HBO Max and Discovery+ will combine into a single brand starting the summer of 2023. In a Q2 2022 earnings call webcast, Warner Bros. Discovery details its expansion plans, following a merger earlier this year.
The currently unname platform, head by CEO David Zaslav, will first release in the US, after which it will move into other regions.
David Zaslav Said :
According to the expansion plans laid out by Warner Bros. Discovery, US citizens get the first treatment in Summer 2023, as HBO Max initially launch there.
Latin America will receive the mash-up version in fall 2023, while Europe get their share in early 2024.
Both regions got access to HBO Max months after the original launch, with the latter (Europe) being restrict to a handful of countries.
As, there is no mention of countries, but the presentation notes 7 markets within the Asia-Pacific region, that will gain access to the new streaming platform in mid-2024.
Discovery+ has around in India for good while, there’s no word of an HBO Max launch in India.
A leak survey from the WarnerMedia-own company suggest pricing, but it was a moot point as HBO Max remains focus on Europe and other markets for now.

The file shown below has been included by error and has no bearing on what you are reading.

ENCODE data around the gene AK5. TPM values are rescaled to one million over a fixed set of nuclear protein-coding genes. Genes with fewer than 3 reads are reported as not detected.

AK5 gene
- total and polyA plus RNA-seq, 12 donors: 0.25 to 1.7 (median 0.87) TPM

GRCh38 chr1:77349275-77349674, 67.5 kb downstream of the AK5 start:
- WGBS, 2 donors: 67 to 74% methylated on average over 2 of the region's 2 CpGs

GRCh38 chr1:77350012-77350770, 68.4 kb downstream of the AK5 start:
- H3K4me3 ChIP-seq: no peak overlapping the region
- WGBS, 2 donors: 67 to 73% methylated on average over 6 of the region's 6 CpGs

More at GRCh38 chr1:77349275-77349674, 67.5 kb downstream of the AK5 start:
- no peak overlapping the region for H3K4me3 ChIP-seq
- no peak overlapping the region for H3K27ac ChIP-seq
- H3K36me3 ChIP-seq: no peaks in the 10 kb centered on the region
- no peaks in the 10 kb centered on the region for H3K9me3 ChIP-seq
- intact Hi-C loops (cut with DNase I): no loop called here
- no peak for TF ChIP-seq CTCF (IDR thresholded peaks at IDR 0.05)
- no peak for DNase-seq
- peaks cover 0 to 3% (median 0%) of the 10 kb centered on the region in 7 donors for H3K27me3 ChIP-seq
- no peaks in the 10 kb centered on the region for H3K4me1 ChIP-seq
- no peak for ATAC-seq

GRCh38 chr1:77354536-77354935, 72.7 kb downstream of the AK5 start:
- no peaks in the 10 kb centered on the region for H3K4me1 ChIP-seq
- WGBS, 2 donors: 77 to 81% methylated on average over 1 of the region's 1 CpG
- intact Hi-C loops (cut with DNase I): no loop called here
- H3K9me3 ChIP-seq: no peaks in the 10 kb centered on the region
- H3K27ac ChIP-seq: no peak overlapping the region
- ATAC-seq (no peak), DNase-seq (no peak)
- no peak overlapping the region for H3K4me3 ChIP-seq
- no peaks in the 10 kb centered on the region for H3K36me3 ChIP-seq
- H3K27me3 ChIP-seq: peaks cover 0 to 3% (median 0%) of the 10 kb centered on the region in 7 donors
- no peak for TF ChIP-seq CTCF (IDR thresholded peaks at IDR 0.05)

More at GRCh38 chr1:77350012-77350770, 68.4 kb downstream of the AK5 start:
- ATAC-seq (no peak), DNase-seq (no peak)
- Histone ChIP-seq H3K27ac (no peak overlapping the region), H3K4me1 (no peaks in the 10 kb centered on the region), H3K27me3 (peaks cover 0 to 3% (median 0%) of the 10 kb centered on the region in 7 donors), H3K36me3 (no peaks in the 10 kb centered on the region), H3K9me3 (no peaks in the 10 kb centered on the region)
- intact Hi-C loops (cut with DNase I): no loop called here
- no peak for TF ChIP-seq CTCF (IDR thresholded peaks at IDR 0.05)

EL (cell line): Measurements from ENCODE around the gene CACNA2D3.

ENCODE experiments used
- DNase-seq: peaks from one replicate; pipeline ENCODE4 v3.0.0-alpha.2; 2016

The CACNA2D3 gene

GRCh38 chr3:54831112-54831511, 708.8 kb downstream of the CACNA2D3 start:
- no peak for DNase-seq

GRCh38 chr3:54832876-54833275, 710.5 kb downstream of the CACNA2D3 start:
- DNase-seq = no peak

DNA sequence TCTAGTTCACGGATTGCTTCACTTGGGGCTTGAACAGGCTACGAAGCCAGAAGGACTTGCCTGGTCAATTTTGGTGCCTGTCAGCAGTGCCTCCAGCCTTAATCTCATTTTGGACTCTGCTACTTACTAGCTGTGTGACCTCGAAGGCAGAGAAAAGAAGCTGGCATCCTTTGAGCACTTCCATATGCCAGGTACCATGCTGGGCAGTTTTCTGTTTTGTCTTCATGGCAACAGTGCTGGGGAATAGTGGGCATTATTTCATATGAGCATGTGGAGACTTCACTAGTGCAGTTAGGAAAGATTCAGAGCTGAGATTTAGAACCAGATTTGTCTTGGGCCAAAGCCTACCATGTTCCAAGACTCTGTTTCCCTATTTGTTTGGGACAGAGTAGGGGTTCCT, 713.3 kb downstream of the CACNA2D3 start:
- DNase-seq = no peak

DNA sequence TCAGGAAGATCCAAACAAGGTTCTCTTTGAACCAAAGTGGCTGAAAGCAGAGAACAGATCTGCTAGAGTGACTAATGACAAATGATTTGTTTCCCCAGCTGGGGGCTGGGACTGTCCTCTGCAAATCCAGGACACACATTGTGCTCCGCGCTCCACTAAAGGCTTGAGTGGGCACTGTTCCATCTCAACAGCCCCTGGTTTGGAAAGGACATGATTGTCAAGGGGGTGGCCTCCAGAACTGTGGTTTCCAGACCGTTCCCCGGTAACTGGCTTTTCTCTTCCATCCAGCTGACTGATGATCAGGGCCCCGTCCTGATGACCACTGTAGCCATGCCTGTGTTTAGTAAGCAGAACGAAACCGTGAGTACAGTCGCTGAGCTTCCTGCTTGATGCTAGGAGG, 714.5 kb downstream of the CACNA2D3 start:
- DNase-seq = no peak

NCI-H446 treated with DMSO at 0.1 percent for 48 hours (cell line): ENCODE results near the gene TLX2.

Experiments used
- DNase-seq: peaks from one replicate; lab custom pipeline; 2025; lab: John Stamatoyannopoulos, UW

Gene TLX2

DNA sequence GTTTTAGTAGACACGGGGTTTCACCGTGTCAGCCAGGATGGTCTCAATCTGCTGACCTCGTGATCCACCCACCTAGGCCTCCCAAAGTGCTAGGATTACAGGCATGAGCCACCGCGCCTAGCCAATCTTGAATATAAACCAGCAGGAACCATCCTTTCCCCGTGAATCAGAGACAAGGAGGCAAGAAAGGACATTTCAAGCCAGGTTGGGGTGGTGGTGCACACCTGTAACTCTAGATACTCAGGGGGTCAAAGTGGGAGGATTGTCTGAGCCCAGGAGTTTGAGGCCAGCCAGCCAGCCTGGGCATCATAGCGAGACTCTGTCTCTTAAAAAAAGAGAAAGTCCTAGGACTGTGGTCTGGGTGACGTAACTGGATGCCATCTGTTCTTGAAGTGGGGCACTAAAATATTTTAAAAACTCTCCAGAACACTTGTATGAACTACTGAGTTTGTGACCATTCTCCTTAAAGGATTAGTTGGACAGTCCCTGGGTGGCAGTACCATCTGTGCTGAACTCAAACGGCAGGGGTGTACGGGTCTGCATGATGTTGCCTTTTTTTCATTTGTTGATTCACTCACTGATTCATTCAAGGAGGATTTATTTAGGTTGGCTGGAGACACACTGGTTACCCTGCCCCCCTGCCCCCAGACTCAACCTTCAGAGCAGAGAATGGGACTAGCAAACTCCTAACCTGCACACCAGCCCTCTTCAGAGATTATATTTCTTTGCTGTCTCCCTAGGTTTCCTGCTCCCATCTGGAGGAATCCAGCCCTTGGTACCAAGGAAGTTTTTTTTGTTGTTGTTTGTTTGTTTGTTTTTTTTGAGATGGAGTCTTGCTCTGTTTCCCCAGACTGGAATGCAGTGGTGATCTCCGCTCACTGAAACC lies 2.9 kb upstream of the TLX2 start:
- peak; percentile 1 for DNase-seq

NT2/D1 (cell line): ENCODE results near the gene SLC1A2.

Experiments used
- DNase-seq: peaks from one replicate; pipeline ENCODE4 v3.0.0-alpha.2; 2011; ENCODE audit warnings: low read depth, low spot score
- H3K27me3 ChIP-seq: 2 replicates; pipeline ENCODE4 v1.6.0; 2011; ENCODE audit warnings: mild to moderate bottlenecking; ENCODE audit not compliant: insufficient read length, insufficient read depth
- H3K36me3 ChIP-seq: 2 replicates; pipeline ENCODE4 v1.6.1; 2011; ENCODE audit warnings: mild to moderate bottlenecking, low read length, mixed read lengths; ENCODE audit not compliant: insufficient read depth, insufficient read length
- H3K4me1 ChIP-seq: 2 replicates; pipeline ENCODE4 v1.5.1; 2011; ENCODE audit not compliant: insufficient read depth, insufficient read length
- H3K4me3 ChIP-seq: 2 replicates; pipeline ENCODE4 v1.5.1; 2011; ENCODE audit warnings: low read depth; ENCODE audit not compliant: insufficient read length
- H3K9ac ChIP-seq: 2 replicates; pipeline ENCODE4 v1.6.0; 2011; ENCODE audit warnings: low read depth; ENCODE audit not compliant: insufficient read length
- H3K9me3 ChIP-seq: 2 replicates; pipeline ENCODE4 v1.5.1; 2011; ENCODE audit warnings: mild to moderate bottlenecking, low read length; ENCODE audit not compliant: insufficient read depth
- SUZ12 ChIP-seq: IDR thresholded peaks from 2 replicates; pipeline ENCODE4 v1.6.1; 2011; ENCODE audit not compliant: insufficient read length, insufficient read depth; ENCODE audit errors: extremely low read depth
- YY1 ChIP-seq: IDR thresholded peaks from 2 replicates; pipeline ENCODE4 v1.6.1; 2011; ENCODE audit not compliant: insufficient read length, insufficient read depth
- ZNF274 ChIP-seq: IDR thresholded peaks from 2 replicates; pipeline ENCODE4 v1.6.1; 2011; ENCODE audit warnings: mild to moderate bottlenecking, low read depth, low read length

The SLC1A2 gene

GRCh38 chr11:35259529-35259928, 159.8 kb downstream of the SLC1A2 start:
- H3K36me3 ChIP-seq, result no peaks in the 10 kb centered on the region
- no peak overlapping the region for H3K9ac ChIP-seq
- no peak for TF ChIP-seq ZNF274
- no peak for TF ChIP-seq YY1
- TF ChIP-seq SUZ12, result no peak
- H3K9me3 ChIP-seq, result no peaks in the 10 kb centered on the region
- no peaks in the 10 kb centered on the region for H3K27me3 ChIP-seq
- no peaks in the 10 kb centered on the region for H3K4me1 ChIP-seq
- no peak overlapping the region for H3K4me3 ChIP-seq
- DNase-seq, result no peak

As of now, HBO Max has ink a deal with Amazon Prime Video in India.
The Discovery+ and HBO Max mega-merger will also expand further in autumn 2023 in four new unname markets.
As there is no word on pricing or the subscription system, but the company is exploring multiple tiers within them.
The product is being market as “efficient, scalable, and resilient,” bringing the “best of both” platforms to smart devices.
Modular capabilities include both on-demand and live broadcasts, with multi-tier sports content.
As for the basic plans, they will range between ad-free, ad-lite, and ad-only options, the latter of which would be the cheapest alternative.
Discovery and WarnerMedia’s merger was announce back in May, with AT&T getting out of the entertainment business.
AT&T is focus on building 5G towers in the US, the WB sale ensures cash flow.
Warner Bros. Discovery was predict to spend $20 billion (approx. Rs. 1,46,425 crores) for content annually, which is more than Disney and Netflix’s expenses.
As part of the merger, the studio also cancel Wonder Twins, Batgirl, and Scoob! Holiday Haunt, as the films did not match their vision to maximise results.
Reports suggest that Batgirl was in the final stages of post-production, during which it went through a private screen test to emerge as an “irredeemable” film.
The studio will also divert focus on theatrical releases instead of streaming, with a 10-year “reset” plan schedule for DC Comics films.